The design process was never boring… collaborative, creative, and involved decision making that at one point arrived at a crossroads and took another turn altogether! My first thoughts entering the project into that first team meeting was “I’m the only male!!” … I left a week later feeling I had made 7 new friends that I hope to work together on future projects with. A sure testimony of how close we all were throughout the project, how supportive of each other’s ideas, talented and hardworking each of those individuals are, an excellent choice for this year’s team. I was so impressed with the work we created, the catalogue and the exhibition with the ‘quirky additions’ such as the team video including outtakes!!
The hours put in, the battle between convergent and divergent thinking, the race against time and the technical difficulties due to thunderstorms was all an experience I thoroughly enjoyed, was well worth it and feel I learnt a huge amount from. Thanks to our great organisers and fabulous team, keep in touch and keep working hard!! It was a privilege to be chosen for the OU Annual Show 2020 and work with the team involved in this project this year.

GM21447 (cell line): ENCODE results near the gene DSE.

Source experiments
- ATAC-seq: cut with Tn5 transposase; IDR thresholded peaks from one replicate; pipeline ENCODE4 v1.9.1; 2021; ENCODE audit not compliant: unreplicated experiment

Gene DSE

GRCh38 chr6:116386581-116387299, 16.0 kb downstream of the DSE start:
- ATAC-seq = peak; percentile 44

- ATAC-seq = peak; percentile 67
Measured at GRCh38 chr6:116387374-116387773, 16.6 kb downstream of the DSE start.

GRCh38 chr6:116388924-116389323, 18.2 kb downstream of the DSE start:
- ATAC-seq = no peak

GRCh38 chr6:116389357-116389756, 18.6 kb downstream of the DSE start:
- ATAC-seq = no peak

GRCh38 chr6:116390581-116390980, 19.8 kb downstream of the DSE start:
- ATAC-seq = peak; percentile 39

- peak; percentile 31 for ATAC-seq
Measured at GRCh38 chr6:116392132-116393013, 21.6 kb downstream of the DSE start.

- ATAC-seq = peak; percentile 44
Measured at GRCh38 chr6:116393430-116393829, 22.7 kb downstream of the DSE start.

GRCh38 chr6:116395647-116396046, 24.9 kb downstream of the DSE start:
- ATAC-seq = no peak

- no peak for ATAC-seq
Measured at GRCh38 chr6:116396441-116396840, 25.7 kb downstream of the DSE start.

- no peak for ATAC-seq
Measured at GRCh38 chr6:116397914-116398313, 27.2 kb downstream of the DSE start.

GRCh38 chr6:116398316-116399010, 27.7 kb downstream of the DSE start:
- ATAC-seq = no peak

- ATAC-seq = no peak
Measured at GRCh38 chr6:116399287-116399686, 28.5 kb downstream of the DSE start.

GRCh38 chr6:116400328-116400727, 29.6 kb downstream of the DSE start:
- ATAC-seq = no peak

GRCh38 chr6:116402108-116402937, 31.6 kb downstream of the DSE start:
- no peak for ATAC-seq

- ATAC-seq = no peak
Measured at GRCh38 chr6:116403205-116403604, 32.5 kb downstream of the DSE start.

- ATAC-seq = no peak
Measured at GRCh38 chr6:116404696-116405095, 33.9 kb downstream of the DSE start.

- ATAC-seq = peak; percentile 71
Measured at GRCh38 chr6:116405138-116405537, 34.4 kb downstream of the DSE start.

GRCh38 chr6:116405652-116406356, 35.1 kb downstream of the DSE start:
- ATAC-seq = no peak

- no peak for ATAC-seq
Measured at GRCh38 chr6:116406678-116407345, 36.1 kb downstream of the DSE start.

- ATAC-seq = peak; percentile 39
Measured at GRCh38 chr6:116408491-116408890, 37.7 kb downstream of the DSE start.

Anna Ward-Stancheva (T217)
Anna writes, creating the Open University’s first fully virtual exhibition was a challenge, but the determination to make this year’s exhibition as good as the last was driven by a team of motivated students who worked their socks off to make the exhibition as pleasurable and accessible as possible. From researching online platforms to catalogues, there was a lot of planning, decision making and problem-solving involved, as well as thinking about the user interface and user experience of the exhibition. Thanks to the Internet and modern technology, the team was able to coordinate and work together quickly, effectively and completely online and they pulled together outstandingly to design a brand new OU exhibition experience. Being part of the annual exhibition design team this year has been a wonderful experience.